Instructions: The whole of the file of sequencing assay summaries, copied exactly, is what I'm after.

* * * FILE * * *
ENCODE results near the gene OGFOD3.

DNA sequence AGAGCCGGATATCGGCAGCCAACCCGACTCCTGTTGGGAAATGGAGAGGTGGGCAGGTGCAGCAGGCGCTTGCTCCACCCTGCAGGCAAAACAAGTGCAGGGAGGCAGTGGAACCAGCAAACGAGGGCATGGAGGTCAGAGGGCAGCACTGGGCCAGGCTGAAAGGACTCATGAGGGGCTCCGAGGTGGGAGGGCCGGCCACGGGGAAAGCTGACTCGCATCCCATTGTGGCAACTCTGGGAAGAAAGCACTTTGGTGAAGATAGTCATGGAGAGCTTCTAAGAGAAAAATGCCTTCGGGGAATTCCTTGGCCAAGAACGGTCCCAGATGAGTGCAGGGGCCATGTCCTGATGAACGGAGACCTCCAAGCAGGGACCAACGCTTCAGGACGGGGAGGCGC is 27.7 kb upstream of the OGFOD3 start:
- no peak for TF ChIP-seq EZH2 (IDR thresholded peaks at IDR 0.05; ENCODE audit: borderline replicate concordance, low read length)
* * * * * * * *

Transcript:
ENCODE results near the gene OGFOD3.

DNA sequence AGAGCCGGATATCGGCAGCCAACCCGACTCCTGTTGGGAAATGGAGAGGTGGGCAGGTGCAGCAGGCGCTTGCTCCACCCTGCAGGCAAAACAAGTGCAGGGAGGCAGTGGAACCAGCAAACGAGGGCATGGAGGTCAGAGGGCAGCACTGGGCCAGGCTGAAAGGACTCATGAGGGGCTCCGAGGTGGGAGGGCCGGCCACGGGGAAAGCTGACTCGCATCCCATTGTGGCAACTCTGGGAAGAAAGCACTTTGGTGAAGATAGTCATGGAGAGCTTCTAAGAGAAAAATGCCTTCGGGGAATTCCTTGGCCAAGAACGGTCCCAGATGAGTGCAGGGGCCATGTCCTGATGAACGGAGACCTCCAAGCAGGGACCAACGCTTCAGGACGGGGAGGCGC is 27.7 kb upstream of the OGFOD3 start:
- no peak for TF ChIP-seq EZH2 (IDR thresholded peaks at IDR 0.05; ENCODE audit: borderline replicate concordance, low read length)